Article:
Burrowing Owl ( - arguably one of the Okanagan's most iconic wineries, Burrowing Owl is at the very southern end of the Black Sage. A slow and steady release of their wines have created an image of scarcity, so it is always a treat to have your hands on a bottle of the Owl. Syrah, Merlot, and Meritage are excellent whites, but oddly enough for this far south it is their Pinot Gris that is most coveted. Visiting on World Chardonnay Day, however, revealed that when treated right not just at the Owl but anywhere in the Okanagan, Chardonnay can age to silky wonders in BC.

Desert Hills ( - Aptly named given its location on sandy hills in a certifiable desert, Desert Hills excels with its multi-award winning Syrah and Meritage reds. These are full-bodied, rich, and spicy reds that will defy anyone who thinks BC cannot do warm-climate viticulture. The whites, however, do not live up to the same standard. On the other hand, the Gamay is a unique expression for the grape of Beaujolais with its rich flavour and texture.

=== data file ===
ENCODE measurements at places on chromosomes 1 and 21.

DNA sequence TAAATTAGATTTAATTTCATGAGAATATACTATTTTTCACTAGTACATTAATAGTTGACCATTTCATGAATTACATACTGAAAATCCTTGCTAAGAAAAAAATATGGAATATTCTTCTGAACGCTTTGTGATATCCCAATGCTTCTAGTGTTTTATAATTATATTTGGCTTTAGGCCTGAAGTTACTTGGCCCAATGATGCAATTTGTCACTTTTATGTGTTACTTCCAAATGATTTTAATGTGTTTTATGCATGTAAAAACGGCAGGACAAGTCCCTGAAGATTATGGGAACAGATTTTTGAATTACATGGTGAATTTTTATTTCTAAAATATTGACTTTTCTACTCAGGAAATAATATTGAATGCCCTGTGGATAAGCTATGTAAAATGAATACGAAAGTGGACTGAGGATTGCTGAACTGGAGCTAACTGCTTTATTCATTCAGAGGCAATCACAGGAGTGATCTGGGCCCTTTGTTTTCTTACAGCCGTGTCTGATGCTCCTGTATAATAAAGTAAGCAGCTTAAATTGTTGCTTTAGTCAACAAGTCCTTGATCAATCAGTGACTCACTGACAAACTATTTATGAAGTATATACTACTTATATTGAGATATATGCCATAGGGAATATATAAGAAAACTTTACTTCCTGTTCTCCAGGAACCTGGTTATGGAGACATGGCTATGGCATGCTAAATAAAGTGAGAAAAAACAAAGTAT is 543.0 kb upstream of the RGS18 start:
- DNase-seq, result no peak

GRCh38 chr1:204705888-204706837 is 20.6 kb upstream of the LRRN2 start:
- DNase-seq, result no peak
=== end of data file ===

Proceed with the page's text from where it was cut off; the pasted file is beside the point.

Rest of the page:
Black Hills ( - A great example of how success can be achieved with a focussed portfolio. Only 6 wines are produced, each of which are to of benchmark quality for BC (and, pun intended, Black Sage benchmark quality). Nota Bene is their iconic Meritage that is released after within 2 years of harvest, yet still capable of longer-term aging. Most unique is their Carmenere; the only single-varietal Carmenere (that I'm aware of) outside Chile. Not as chocolate-minty as the Chileans, but still very good. Syrah, Chardonnay, Viognier, and the Sem-Sauv Alibi round out the portfolio, each made to excellent quality.

Church & State ( - Along with Naramata's Township 7, Church & State is one of the few wineries to have vineyards and cellar doors both in the Okanagan and in the Lower Mainland. In the case of Church & State, their Okanagan winery is located at Coyote Bowl on the Black Sage. This location lends it's name to a series of structured, ageable reds (the Cabernet Sauvignon is among the best in BC) as well as a very Burundian Chardonnay. The Church Mouse series is also a great value.
So many choices on the Black Sage!
Stoneboat ( -  A boutique producer, Stoneboat excels at small production of a limited portfolio of wines.